Pentecost and the Word: The Holy Spirit is Pre-eminently the Spirit of Truth

Pentecost may be called without any qualification the greatest of our Christian festivals. On the day the Holy Spirit was poured out Christ began to send forth in great abundance the precious fruits of his redemptive work—and that for the entire church till the very end of time. That day was the first of the new and better dispensation, the beginning of the period called in Scripture the last days.

The message of Pentecost is so many-sided that one is at loss to know what phase or facet of its significance to stress in a brief article.

Let us in these few lines on the subject state what, among all the teachings of Scripture on the meaning of the outpouring of the Holy Spirit, should receive first consideration.


Pentecost may be called the compass of the Holy Spirit pointing in four principal directions. First, it points back to the Cross as the only source of the rich spiritual blessings of the new day. Second, it points forward to three great realities: the Word, the Church, and the World.


First, Pentecost points to the Church. There was already a church in the Old Testament, the gathering of true believers. Yet Christ spoke of the Church as a future reality: “On this rock I will build my church.” The Church as the body of Christ and as an independent organization did not come into existence until the day of the coming of the Holy Spirit. Therefore we speak of Pentecost as the birthday of the New Testament Church.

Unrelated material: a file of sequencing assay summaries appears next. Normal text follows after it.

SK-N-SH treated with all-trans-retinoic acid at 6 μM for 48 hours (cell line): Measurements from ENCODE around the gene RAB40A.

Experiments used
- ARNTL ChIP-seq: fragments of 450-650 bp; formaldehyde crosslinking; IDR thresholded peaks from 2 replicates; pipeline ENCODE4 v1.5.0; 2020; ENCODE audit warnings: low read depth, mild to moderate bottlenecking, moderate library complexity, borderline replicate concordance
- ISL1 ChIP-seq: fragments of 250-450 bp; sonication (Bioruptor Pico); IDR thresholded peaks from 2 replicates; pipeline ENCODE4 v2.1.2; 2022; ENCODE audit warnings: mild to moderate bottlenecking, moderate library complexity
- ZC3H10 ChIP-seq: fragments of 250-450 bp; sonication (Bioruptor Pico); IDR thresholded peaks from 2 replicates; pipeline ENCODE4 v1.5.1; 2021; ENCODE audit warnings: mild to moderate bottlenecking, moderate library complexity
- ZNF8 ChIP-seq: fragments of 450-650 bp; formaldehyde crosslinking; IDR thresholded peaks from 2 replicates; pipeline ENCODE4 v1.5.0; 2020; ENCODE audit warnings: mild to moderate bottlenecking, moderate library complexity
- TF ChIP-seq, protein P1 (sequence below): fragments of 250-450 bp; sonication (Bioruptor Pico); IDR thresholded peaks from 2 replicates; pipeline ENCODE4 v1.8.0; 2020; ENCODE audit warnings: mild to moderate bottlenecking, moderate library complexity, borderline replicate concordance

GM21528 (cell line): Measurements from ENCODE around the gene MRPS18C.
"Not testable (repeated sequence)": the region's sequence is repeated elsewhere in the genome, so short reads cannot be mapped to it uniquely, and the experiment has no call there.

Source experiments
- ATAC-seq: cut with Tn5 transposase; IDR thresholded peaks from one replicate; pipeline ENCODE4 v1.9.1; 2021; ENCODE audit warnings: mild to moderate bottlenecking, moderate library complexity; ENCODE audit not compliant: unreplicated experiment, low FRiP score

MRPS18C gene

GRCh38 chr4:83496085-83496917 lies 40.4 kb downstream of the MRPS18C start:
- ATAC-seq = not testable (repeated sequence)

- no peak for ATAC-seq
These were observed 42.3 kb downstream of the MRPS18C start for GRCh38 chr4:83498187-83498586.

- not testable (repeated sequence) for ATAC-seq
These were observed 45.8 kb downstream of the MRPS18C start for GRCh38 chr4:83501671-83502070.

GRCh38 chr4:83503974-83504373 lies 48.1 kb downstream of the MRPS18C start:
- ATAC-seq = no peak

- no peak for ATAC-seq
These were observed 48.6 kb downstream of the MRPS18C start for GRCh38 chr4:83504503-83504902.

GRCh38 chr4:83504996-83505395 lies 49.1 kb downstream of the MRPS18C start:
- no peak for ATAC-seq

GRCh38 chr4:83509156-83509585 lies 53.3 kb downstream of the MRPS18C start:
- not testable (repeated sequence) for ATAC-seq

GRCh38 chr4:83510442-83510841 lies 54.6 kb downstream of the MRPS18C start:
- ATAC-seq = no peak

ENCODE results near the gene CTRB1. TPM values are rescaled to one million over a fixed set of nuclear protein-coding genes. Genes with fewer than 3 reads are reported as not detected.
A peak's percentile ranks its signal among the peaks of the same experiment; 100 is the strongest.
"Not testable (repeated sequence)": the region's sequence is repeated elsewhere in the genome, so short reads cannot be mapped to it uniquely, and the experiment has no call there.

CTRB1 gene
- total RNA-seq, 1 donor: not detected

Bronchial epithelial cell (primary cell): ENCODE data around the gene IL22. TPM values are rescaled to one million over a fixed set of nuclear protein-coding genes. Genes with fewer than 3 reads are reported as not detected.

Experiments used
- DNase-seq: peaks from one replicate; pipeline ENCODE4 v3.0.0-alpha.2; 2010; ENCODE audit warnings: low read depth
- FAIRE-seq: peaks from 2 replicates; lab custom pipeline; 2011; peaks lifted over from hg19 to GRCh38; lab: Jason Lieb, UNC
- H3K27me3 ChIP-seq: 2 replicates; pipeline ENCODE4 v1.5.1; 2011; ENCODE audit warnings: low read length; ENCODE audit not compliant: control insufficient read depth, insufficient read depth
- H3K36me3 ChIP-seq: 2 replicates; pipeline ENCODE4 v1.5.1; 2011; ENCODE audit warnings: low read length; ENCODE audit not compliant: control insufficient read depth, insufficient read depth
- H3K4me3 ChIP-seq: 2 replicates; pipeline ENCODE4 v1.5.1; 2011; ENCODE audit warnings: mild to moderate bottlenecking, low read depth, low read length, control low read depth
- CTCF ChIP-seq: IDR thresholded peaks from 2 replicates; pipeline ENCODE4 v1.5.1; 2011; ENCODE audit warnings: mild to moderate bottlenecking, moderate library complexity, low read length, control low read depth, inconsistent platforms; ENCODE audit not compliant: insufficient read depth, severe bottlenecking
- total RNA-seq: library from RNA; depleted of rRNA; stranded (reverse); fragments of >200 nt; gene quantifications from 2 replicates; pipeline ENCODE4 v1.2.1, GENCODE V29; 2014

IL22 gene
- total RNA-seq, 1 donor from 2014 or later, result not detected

Second, Pentecost points to the World. The day of the Spirit’s coming was the birthday of Christian missions. Christ said to his apostles just before his ascension: “But ye shall receive power, when the Holy Spirit is come upon you: and ye shall be my witnesses both in Jerusalem, and in all Judea and Samaria, and unto the uttermost part of the earth.” The middle wall of partition between Jew and Gentile was removed and the message of the gospel began to be preached to all nations.